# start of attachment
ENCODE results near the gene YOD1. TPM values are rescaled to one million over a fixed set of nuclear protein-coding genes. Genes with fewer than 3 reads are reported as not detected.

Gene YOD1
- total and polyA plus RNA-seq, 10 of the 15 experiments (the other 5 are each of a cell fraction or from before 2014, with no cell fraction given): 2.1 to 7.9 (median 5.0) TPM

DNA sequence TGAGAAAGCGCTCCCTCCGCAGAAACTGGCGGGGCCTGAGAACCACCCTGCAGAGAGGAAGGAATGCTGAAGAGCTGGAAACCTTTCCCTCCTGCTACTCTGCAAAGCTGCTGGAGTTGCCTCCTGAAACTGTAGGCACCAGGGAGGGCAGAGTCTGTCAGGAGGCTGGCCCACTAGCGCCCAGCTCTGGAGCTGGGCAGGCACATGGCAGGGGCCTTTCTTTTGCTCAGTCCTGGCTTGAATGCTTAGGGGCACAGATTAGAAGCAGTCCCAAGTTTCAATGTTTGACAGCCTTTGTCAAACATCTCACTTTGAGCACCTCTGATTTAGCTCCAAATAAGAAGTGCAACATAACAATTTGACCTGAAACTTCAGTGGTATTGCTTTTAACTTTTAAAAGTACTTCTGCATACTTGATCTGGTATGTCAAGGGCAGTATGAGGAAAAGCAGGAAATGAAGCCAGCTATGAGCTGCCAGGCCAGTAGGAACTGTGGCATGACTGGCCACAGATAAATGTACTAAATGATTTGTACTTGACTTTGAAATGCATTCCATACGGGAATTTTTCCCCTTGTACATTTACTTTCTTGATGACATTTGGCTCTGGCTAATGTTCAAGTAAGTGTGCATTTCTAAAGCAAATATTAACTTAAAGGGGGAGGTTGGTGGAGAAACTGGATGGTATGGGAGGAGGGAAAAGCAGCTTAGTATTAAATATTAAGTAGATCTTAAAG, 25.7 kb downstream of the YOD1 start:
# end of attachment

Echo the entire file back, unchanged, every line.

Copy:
ENCODE results near the gene YOD1. TPM values are rescaled to one million over a fixed set of nuclear protein-coding genes. Genes with fewer than 3 reads are reported as not detected.

Gene YOD1
- total and polyA plus RNA-seq, 10 of the 15 experiments (the other 5 are each of a cell fraction or from before 2014, with no cell fraction given): 2.1 to 7.9 (median 5.0) TPM

DNA sequence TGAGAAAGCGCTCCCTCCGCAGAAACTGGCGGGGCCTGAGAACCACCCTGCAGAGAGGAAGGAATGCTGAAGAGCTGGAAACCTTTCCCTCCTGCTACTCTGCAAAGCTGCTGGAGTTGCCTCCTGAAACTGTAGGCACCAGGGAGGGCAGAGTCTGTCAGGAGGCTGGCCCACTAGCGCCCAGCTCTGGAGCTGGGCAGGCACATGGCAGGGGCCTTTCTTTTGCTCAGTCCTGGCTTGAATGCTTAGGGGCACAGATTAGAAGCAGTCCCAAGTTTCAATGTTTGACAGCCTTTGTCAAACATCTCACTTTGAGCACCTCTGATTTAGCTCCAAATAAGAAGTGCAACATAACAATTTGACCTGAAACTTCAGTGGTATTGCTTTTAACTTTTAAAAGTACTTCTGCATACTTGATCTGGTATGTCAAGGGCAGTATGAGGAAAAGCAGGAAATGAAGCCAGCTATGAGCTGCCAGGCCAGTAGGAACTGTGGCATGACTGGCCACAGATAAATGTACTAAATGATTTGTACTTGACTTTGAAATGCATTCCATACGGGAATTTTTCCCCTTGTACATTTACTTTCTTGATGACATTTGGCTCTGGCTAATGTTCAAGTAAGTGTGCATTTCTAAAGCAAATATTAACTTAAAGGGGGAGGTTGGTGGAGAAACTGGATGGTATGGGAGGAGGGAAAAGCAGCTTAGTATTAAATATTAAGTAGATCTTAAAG, 25.7 kb downstream of the YOD1 start: